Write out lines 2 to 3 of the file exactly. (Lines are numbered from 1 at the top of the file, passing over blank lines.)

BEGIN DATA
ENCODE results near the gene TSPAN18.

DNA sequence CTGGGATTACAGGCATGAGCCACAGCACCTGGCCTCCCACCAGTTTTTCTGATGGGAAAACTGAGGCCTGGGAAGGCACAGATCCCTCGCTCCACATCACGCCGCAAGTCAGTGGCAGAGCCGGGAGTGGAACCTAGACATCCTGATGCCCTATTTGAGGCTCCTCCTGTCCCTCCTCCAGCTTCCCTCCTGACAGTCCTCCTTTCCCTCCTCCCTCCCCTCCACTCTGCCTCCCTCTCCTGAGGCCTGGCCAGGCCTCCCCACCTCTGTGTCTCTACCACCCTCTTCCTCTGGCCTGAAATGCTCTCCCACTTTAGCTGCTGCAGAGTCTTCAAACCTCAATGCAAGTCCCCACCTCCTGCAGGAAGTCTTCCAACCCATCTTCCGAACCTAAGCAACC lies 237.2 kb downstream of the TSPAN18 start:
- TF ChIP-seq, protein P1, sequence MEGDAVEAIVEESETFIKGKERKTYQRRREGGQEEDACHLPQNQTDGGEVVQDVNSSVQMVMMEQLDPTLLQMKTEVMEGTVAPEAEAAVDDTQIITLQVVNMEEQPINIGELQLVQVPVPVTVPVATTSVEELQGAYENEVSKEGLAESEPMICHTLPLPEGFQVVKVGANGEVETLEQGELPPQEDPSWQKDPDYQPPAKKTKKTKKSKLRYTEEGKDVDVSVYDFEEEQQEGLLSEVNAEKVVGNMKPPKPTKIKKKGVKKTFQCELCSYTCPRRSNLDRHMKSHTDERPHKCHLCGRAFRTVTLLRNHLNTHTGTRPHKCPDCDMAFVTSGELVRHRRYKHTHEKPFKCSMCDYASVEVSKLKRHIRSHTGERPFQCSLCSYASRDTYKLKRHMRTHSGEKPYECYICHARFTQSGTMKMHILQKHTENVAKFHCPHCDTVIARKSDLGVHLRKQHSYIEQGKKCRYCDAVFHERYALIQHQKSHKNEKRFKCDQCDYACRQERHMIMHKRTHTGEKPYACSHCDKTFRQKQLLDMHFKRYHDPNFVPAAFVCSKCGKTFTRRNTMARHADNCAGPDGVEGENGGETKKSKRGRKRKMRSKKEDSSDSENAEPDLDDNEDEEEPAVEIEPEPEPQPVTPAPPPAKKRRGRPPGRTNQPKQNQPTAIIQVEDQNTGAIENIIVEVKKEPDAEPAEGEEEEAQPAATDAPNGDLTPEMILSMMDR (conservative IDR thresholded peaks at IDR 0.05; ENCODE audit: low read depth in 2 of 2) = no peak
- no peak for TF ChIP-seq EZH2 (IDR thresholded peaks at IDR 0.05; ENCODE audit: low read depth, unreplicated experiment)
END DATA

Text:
DNA sequence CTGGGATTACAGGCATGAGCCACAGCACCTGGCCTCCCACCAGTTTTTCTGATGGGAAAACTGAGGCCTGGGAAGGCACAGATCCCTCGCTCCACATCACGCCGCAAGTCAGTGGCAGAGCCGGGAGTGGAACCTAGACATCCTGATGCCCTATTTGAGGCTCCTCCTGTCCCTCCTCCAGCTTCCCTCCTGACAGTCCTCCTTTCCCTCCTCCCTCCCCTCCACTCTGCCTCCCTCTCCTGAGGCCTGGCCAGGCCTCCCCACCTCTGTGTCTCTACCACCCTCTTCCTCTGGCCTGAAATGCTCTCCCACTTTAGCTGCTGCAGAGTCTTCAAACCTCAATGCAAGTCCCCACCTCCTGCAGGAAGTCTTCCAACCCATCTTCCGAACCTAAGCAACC lies 237.2 kb downstream of the TSPAN18 start:
- TF ChIP-seq, protein P1, sequence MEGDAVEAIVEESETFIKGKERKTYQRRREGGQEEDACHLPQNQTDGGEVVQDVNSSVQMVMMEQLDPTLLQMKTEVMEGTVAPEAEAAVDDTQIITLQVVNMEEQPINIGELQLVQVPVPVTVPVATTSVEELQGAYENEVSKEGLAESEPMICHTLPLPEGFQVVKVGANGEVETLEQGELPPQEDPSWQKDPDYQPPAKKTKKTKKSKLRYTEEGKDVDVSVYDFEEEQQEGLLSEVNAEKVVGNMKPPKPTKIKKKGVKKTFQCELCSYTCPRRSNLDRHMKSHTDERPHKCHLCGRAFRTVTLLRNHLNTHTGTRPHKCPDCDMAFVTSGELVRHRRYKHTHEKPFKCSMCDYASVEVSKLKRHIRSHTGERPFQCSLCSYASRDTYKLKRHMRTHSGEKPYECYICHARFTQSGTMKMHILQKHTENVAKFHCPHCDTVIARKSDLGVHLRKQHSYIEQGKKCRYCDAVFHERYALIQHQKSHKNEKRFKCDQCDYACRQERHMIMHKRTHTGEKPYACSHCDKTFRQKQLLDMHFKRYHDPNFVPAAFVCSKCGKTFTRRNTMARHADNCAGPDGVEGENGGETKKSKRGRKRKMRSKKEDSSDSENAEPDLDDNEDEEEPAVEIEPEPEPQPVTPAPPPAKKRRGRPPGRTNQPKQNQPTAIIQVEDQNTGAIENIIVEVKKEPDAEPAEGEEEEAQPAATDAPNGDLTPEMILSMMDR (conservative IDR thresholded peaks at IDR 0.05; ENCODE audit: low read depth in 2 of 2) = no peak